Imposing the death penalty?

High court orders release of California prisoners, knowing what it could mean

When you're a judge in a criminal case, you sometimes make decisions that could come back to haunt you.

But it's not often a judge makes a ruling, outside of a death penalty case, in which he or she has to know that someone may die as a result.

This may be one of those cases.

With the U.S. Supreme Court's 5-4 decision ordering California to release up to 46,000 prisoners to relieve overcrowding, even some of the dissenting justices are warning that "terrible things are sure to happen as a consequence of this outrageous order." So says Justice Antonin Scalia, with Justice Clarence Thomas in agreement.

Note that he doesn't say "likely" or even "probably," but "sure" to happen.

In other words, the high court made a ruling in which they should know people will suffer, perhaps even die, as a result.

Scalia called the majority's ruling "staggering" and "absurd." He's being kind.

You wouldn't expect the U.S. Supreme Court to write fiction, either, but Justice Anthony M. Kennedy, writing for the majority, produced a novel twist on his ruling in urging lower-court judges overseeing the prisoner release to do so "consistent with the public safety." That's like telling someone to jump in a pool in a way "consistent with not getting wet." Neither can be done.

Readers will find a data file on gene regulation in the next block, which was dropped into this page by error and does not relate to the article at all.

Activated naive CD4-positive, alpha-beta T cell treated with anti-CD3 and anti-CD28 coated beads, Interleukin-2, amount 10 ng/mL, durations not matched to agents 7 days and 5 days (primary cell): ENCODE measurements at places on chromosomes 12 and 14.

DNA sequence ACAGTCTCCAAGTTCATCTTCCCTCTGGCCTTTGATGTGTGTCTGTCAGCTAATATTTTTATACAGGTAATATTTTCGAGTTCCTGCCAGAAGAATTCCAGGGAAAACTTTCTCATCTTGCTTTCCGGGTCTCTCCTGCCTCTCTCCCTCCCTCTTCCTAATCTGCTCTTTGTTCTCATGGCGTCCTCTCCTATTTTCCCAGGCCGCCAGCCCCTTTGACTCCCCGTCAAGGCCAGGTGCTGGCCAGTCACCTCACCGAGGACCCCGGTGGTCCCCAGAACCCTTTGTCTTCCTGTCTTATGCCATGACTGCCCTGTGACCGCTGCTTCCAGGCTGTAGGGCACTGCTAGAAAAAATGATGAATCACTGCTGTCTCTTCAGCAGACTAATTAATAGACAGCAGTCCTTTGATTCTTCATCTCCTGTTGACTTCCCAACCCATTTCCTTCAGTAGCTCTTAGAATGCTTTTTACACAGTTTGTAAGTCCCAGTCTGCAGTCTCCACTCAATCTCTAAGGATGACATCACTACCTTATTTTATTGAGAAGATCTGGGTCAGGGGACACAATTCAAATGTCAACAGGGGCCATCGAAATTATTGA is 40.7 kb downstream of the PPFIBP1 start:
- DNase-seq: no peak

California will get more dangerous as a result of this ruling. People will suffer. There can be little doubt.

Ultimately, the American people and their craven politicians are to blame for not having the basic fortitude to build enough prison space for the amount of prisoners we have. And while it's a dubious proposition that prison overcrowding is both "cruel and unusual," as the Eight Amendment proscribes -- how can rampant, nationwide overcrowding possibly be said to be "unusual"? -- even criminals in a civil society deserve better.

Yet, the public safety must come first. In our view, judges have no place telling states to release criminals who have yet to pay their debt to society. We've got enough of them on the street already!

Thankfully, the state hopes to avoid setting any free -- by such maneuvers as sending prisoners to county facilities. Let's hope that works.

The five justices who ordered the release should hope so too.

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